Differences between a Semiconductor based solar cell and Photosynthesis? Even though there are very similarities between the two systems, they also have many differences as well. Some of the differences are price, output and absorption. When comparing prices of the two, photosynthesis is a far superior process. Photosynthesis is everywhere and it’s inexpensive. The main component of photosynthesis is the plants. These plants are made of water, minerals and carbon. There is no labor required because plants essentially create themselves. on the other hand, a semi-conductor solar cells are very expensive and they are usually very limited. The Photovoltaic solar panels are made of silicon. Silicon is very expensive to make therefore making this process very costly. There is also a very dramatic difference in the outcome of both processes. In photosynthesis, plants use sunlight as the source of energy input to perform energy conversion, which turns carbon dioxide into organic matter(Hunter, 2004). On the other hand, a semiconductor based solar cells allow immediate conversions of sunlight to electricity. a greater transfer of photons to electrons happens in photosynthesis. The Photovoltaic materials in a Semiconductor based solar cell can absorb energy from a broader portion of the color spectrum gathering more photons whereas in photosynthesis plants can only absorb light from the blue and red sections of the color spectrum resulting in tiny portions of photons.
The Laws of Thermodynamics:
The laws of thermodynamics describe the relationship between heat, work, and energy. Conservation of energy: This law states that energy cannot be created or destroyed. Energy can only be changed (Cliff Notes, 2010). In photosynthesis, this law is expressed because energy is not created by plants here, it is only transformed from sun’s energy into food when it produces oxygen and carbohydrates. This law expresses the same dynamics in a semiconductor based solar cells production of electricity. The energy of the sun is not created. It is only transferred by Photovoltaic panels to the semiconductor and there it is changed into electricity. Entropy: This law states that the quantity of the energy stays the same and the quality of the energy deteriorates because of the lost energy in the environment (Physics Planet, 2004). Further investigation into both of these processes indicates that the absorbed heat from the sun cannot be expelled in the air. Absolute Zero: This law states that it is not possible to reach absolute zero. it relates to these two processes in the same way because as the sun’s temperature decreases, it gets closer to absolute zero conversion and extraction of energy grows increasingly challenging therefore; creation is not possible without heat and energy.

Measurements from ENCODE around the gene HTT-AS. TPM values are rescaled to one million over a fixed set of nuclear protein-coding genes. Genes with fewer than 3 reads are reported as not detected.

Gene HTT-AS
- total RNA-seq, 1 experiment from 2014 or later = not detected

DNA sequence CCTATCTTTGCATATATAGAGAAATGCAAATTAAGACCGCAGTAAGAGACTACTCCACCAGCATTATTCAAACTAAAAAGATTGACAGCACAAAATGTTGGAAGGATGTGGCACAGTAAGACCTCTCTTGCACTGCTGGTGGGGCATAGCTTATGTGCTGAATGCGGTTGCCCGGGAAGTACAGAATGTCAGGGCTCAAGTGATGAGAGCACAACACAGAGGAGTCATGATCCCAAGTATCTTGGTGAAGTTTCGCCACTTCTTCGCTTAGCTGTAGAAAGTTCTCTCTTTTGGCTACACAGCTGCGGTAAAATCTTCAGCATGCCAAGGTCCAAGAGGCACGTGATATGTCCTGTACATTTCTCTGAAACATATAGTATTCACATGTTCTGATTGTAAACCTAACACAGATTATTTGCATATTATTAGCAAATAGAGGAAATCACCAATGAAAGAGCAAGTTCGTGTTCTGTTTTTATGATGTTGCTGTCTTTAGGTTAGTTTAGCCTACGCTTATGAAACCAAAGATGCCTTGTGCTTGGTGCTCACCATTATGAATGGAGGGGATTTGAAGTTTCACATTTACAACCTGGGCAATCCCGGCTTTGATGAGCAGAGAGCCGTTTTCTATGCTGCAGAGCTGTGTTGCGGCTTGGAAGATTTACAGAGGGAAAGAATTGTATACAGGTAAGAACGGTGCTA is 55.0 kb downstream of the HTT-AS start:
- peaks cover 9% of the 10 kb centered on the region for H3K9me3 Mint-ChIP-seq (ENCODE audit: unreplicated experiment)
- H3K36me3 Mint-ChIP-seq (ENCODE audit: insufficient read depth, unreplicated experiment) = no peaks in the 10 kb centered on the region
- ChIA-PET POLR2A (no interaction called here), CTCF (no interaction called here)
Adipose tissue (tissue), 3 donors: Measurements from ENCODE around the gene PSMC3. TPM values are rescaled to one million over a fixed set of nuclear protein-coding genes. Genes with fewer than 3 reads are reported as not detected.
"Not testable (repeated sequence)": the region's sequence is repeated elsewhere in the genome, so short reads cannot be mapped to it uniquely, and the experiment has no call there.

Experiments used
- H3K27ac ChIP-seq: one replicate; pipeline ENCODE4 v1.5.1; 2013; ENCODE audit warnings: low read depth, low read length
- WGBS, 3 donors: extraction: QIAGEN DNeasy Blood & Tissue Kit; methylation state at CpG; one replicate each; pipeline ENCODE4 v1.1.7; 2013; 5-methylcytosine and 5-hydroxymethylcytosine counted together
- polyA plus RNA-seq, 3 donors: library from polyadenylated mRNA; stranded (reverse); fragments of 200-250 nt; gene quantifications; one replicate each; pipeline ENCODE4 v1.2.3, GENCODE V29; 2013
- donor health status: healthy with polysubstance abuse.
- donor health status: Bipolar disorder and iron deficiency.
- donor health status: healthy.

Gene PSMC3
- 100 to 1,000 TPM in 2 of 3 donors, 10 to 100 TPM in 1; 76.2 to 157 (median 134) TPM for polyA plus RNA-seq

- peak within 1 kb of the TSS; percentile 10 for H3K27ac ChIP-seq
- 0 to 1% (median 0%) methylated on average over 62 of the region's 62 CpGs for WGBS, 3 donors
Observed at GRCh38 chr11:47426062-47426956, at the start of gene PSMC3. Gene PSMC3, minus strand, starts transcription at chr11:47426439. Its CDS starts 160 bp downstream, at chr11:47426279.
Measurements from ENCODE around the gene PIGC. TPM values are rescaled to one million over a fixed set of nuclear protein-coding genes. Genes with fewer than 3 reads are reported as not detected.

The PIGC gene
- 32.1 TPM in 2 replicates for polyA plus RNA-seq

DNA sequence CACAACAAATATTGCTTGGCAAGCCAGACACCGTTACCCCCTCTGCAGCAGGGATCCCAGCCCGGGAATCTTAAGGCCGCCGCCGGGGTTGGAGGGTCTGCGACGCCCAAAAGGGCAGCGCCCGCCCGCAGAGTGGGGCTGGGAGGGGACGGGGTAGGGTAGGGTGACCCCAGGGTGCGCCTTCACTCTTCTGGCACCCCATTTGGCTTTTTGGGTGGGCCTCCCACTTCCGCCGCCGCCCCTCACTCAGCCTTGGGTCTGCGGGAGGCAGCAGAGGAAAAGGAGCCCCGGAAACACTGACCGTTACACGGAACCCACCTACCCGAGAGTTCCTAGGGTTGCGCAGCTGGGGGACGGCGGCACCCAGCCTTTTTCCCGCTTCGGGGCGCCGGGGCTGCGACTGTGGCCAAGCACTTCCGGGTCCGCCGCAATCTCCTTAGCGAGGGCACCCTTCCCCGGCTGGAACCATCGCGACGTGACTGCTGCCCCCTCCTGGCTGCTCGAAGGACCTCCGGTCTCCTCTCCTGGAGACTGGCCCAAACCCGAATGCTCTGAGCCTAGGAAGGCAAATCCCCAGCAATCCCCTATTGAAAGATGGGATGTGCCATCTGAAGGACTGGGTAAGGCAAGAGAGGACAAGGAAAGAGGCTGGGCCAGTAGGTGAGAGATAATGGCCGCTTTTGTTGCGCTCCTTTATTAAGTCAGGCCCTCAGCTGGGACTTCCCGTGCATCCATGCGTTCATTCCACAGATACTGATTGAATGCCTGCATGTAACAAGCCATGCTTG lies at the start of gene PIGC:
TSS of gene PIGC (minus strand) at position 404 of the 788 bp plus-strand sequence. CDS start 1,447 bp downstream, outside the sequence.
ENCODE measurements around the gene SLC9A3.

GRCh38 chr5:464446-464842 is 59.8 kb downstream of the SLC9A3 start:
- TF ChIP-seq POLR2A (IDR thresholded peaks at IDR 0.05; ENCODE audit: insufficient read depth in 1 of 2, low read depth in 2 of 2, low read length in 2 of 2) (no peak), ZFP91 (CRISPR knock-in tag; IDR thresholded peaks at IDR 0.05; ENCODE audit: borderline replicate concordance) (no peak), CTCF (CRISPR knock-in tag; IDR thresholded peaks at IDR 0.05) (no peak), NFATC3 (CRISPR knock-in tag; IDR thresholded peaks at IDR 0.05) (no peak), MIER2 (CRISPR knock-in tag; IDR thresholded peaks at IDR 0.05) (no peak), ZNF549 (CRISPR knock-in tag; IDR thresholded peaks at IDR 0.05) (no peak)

In conclusion, both of these processes have many similarities and differences when processing energy. In contrast, they are identical in accurately reflecting the laws of thermodynamics. i believe both processes are great ways to go green and necessary to sustain life.
Mader, S. (2010) The Energy For Life. Essentials of Biology, (pp 85-98). McGraw publishing. Strayer University 2009 custom edition.
Virtual Biology Course is an on-line A-to-Z reference of biology maintained by Dr. Paul Decelles and is part of the Johnson County Community College website. The goal is to cover the major concepts of biology. The website covers a variety of topics ranging from evolution to human organ systems and classification. (http://staff.jccc.net/pdecell/photosyn/solar.html). CliffsNotes.com. (2010, October 25) Laws of Thermodynamics. Retrieved from http://www.cliffsnotes.com/study_guide/topicArticleId-23791,articleId-23691.html Hunter, P. (2004, May 14). The promise of artificial photosynthesis. Prosper Magazine. Energy Bulletin. Retrieved from http://www.energybulletin.net/node/317
Physics Planet is an on-line A-to-Z reference of physics. The goal is to educate visitors on various aspects of physics. The website covers a variety of topics ranging from astrophysics to forces and scientist. (http://www.physicsplanet.com/articles/three-laws-of-thermodynamics).
Hunter, P. (2004, May 14). The promise of artificial photosynthesis. Prosper Magazine. Energy Bulletin. Retrieved from http://www.energybulletin.net/node/317